The question of troop levels in Iraq is fundamental. With the forces currently deployed, according to Abizaid's own testimony, the United States is unable to accomplish the following tasks all at once: Train Iraqi troops as quickly as necessary, support them in their efforts to clear and hold Baghdad, and reduce the violence in Anbar. Indeed, Lieutenant General Michael D. Maples, director of the Defense Intelligence Agency, also testified last week. He stated that, despite all of our joint efforts, the Sunni Arab insurgency has actually gained strength and capacity. Operation Together Forward II, he declared, has achieved 'limited success.' Sectarian violence decreased in August, when the operation began, but 'as armed groups adapted to the Coalition presence, and the I[raqi] S[ecurity] F[orces] was unable to exert authority once Coalition forces moved on, attacks returned to and even surpassed preoperational levels.' In other words, the operation has failed so far because there are not enough U.S. forces to support Iraqi efforts to hold the cleared neighborhoods.
How can one say that there are enough troops in Iraq now in these circumstances? The only way to make that argument is to assume that we have time to take things slowly--time to train Iraqis, time to let them make the inevitable mistakes and suffer the inevitable losses and defeats, time in which we can allow the insurgency to spin out of control and the violence to escalate. We do not have such time. The sectarian violence is rising, the insurgency is strengthening, and the control of the Iraqi government over its people and state is slipping. And America's will to continue the fight is breaking.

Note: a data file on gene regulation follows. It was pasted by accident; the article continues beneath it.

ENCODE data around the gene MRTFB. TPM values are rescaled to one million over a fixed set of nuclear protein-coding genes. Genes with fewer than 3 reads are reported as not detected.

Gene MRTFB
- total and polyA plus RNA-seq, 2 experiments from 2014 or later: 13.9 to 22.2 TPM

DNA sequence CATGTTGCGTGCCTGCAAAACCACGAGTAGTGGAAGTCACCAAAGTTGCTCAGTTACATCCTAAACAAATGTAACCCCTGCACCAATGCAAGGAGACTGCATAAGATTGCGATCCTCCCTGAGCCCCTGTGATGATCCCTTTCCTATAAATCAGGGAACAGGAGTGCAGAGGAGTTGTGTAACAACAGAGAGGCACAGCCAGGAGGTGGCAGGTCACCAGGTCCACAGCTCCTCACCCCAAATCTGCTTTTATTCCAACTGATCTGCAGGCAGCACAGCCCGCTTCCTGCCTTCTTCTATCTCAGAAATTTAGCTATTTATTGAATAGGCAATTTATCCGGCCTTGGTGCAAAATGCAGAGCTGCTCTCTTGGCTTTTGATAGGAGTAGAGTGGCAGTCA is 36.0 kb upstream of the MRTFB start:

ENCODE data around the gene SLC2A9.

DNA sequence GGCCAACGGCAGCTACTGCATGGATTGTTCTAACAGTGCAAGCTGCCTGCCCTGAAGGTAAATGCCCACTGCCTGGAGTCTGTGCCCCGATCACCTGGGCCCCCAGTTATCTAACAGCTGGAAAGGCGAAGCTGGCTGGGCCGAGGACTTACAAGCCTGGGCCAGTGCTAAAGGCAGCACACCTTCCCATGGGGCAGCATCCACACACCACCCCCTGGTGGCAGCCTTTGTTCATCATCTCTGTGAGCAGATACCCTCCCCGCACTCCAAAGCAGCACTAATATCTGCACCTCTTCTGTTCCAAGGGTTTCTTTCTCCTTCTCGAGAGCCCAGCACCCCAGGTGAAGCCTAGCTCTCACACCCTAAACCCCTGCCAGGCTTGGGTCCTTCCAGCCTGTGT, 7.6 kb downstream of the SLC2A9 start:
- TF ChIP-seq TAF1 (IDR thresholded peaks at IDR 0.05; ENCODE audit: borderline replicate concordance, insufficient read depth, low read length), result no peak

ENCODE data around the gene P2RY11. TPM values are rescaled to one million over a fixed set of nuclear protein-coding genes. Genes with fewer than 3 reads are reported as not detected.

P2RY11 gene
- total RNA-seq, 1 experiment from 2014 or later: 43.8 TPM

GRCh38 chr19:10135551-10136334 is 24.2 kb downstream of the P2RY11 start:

In fact, most serious people now concede we need more troops. The backup argument for not sending more troops is that we don't have them to send. Abizaid alluded to such concerns. It is true we should have expanded the military long ago. It is true that it is urgent that we do so now. And it is true that surging 50,000 more troops--with the equipment they need--into Iraq in the coming weeks and months will strain a strained military further. But it is also true that we can do it--if we think success in Iraq is a national priority--by extending tours, moving troops from other theaters into Iraq, and calling up expanded numbers from the Guard and Reserves.